What are qubits?

Abstreiter: Traditional bits are based upon two states, classified as 0 and 1. Viewed physically in the computer, the classifications exist as a charged or uncharged capacitor. However, cubits are based upon the quantum-mechanical superposition of two states. Unlike traditional bits, this mixed state can be varied continuously. For example, if vector arrows represent the pure states 0 and 1, where one points up and one points down, then all other directions are superpositions of both pure conditions (quantum states).

Basic research is striving for a qubit-based computer, or quantum computer. What’s the difference between today’s computers and a quantum computer, and how is a quantum computer superior?

Abstreiter: In quantum computers, information is processed based upon quantum-mechanical principles. The principles contain new designs without traditional parallels, such as the superposition of states. In the last ten years, it has become clear that this technique opens fascinating and new perspectives for information processing and communications. For example, the exploitation of massive parallelism can handle computationally intense tasks much more quickly than traditional computers. The examples often mentioned include the factoring of large numbers: separating them into prime numbers with the Shor algorithm and searching in large databases with the Glover algorithm.

Here I’d like to dampen the enthusiasm for application just a little, since right now there are very few examples of applications where quantum computing would really be advantageous. Traditional computers are not yet ready for retirement – not by a long shot. And right now it’s completely unclear if a quantum computer that could be put to practical use can even be built. But questions of quantum information processing have led to a global synergy between theoretical and experimental physicists, electrical engineers, computer scientists, and mathematicians. Quantum information processing is an extremely fertile source of inspiration for several extremely interesting scientific questions – both theoretical and applied.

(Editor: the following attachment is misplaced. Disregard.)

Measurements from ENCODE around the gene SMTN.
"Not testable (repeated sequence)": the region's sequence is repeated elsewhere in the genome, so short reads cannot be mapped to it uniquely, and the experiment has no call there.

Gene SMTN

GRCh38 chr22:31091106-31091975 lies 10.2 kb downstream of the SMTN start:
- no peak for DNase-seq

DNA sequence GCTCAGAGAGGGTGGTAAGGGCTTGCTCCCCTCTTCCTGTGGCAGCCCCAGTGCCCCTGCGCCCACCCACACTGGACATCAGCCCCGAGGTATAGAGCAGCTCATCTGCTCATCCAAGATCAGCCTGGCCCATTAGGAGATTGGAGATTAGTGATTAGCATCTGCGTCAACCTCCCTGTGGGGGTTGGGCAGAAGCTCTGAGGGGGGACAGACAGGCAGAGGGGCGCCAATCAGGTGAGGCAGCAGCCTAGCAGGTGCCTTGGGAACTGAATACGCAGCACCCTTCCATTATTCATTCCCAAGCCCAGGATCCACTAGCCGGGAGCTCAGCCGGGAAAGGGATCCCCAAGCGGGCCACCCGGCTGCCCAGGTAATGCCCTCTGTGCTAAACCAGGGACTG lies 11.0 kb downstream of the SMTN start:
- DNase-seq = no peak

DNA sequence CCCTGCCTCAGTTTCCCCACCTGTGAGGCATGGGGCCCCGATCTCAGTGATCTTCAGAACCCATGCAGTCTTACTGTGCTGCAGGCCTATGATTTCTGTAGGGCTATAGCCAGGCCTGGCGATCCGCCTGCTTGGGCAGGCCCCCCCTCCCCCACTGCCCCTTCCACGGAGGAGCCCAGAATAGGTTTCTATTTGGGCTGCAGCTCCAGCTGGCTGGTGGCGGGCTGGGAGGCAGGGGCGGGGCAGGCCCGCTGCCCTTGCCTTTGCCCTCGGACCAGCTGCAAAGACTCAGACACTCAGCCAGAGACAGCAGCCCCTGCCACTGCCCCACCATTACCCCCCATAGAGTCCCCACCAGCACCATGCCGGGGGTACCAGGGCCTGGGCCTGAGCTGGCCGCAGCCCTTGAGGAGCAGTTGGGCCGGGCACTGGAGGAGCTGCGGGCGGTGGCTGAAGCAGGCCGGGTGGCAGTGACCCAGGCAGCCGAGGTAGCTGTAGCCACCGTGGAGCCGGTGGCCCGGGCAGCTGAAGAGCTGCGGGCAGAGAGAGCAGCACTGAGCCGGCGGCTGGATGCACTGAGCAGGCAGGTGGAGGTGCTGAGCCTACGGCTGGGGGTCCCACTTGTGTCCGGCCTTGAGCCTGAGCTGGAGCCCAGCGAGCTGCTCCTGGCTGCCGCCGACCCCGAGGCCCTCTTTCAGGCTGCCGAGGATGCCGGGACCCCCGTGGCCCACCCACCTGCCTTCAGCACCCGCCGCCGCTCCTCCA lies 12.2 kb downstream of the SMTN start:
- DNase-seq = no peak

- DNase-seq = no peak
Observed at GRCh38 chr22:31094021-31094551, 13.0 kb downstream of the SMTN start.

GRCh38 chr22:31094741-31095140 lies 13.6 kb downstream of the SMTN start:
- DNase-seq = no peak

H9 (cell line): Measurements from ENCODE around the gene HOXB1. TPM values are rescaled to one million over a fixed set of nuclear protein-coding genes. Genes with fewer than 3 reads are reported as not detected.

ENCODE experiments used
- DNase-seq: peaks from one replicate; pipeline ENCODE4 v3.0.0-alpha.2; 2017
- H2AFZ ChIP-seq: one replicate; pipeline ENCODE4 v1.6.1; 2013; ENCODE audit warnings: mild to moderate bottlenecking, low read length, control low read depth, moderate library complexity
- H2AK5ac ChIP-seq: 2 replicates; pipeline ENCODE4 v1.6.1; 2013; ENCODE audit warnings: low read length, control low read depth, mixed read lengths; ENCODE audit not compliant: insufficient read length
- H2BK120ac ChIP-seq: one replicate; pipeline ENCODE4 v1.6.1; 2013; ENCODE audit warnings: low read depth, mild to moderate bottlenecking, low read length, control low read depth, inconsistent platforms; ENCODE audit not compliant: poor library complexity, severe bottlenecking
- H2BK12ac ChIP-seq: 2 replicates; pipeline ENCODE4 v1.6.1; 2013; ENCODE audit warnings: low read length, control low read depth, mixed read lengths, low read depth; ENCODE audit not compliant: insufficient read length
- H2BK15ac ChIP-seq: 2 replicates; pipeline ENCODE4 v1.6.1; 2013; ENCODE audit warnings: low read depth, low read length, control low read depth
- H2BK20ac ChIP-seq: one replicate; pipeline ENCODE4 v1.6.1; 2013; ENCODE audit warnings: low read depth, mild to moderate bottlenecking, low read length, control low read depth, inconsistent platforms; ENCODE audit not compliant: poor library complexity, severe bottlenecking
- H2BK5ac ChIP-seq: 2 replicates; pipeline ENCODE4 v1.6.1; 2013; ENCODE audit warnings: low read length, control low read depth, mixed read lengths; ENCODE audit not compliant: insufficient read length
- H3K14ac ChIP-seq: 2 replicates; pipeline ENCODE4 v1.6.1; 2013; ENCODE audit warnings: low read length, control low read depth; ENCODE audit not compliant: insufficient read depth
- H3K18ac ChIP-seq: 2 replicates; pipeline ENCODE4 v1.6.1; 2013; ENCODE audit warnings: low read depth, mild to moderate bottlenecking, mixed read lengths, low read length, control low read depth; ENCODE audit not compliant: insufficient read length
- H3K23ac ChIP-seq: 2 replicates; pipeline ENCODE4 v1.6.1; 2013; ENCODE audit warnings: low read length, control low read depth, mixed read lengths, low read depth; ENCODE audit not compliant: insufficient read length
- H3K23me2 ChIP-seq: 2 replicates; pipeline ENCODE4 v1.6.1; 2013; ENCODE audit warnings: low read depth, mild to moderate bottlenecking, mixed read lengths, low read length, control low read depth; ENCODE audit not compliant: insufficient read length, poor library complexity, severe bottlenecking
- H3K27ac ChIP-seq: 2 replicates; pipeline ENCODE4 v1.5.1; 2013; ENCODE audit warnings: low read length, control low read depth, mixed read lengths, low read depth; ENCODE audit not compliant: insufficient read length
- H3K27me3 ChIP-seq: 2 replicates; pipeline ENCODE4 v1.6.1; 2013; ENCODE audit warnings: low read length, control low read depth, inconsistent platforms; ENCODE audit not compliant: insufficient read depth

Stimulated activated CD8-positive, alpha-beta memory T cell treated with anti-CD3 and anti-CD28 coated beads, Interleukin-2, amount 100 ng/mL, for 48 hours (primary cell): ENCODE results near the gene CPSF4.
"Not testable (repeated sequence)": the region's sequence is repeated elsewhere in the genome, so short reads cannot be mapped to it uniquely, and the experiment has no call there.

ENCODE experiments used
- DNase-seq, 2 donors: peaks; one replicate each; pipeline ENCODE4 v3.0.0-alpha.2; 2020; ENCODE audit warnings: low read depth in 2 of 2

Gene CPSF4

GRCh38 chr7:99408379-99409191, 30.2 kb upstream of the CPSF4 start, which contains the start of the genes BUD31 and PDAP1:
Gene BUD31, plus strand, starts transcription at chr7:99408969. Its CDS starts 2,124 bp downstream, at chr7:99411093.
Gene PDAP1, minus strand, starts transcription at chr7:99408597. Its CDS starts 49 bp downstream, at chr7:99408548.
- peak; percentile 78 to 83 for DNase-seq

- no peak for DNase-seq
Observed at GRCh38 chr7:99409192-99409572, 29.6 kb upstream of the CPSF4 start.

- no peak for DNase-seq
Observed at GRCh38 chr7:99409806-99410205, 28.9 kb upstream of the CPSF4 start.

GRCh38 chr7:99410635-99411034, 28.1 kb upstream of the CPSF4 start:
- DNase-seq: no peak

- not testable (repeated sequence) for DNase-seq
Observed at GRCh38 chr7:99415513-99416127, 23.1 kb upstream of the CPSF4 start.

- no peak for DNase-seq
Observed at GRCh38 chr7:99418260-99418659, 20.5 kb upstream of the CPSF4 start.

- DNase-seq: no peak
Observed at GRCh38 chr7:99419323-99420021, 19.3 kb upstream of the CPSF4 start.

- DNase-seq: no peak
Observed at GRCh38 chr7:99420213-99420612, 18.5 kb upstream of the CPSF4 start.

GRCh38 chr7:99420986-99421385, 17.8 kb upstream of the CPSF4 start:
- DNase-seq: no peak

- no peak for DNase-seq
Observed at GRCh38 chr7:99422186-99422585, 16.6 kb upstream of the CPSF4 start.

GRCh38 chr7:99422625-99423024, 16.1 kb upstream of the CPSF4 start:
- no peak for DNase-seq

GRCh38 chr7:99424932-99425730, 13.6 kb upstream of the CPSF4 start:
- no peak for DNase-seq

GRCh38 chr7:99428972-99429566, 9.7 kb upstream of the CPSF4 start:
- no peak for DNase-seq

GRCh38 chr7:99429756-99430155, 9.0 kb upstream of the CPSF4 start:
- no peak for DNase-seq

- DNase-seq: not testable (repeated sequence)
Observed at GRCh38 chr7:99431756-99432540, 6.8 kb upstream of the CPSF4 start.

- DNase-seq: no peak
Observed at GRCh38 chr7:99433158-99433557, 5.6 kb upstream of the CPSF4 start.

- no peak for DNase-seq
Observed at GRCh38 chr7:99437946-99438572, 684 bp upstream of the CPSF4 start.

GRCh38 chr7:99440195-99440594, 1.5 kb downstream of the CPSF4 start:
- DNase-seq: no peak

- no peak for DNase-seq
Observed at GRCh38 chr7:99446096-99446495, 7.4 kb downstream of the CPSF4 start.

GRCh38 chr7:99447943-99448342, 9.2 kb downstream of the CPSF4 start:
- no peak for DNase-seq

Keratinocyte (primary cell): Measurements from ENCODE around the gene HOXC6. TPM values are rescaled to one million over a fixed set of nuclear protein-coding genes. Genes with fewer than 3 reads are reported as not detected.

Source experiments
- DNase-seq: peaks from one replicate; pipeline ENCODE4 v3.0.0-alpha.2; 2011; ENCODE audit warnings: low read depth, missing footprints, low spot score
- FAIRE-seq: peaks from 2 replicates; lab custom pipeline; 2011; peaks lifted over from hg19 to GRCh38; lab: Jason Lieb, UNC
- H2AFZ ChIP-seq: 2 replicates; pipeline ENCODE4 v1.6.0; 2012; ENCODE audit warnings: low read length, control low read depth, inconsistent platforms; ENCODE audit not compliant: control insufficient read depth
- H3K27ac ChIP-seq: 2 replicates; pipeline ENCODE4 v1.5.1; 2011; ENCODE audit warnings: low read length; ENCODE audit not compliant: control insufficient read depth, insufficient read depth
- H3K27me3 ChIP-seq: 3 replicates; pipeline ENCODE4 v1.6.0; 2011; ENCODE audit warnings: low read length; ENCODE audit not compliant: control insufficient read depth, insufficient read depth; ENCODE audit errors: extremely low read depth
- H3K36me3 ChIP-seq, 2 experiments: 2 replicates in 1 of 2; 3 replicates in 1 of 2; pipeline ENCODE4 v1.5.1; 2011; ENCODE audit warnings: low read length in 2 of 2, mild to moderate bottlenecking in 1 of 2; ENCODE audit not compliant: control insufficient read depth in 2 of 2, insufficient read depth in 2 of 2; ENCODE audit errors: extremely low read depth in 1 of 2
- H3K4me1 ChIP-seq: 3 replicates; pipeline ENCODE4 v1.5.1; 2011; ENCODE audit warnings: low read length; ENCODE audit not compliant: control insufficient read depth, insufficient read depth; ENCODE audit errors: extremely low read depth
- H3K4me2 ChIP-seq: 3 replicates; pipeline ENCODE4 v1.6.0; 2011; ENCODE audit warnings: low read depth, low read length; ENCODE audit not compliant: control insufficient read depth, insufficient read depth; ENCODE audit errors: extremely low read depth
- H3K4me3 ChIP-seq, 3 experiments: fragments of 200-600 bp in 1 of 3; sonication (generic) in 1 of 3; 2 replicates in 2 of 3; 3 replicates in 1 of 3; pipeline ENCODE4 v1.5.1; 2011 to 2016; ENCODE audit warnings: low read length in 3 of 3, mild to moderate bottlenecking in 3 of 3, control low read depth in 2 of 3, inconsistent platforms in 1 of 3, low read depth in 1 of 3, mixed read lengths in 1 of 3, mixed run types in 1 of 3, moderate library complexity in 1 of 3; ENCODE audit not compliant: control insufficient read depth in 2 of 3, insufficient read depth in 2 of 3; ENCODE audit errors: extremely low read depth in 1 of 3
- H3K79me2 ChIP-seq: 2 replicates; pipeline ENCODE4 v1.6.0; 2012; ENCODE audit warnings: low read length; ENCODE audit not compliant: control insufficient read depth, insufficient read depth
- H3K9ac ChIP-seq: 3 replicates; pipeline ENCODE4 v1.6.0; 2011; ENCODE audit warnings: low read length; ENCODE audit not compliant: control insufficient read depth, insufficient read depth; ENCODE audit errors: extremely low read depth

How can quantum conditions be used to carry information?

Abstreiter: The smallest unit for quantum information is a qubit. As noted, a qubit is the quantum-mechanical superposition of two states. To use a qubit, we need systems that have two quantum-mechanical conditions. Nature offers several options, only a few of which I’ll mention: individual atoms or ions in traps or in electronic or magnetic resonance, Cooper pairs or flux quanta in super conductivity, electron-hole pairs, or excitons in semiconductor quantum dots. Which system is best suited to quantum information processing is still a completely open question. What’s important, however, is the property of being able to manipulate and abridge the quantum-mechanical level of freedom in a controlled manner and at an exact time. Here, the long decoherence times of the quantum systems play an important role. Simply put: the system must be able to remember the starting condition for a long enough period. Only then can a series of coherent quantum manipulations be performed. And you must be able to couple several qubits as well.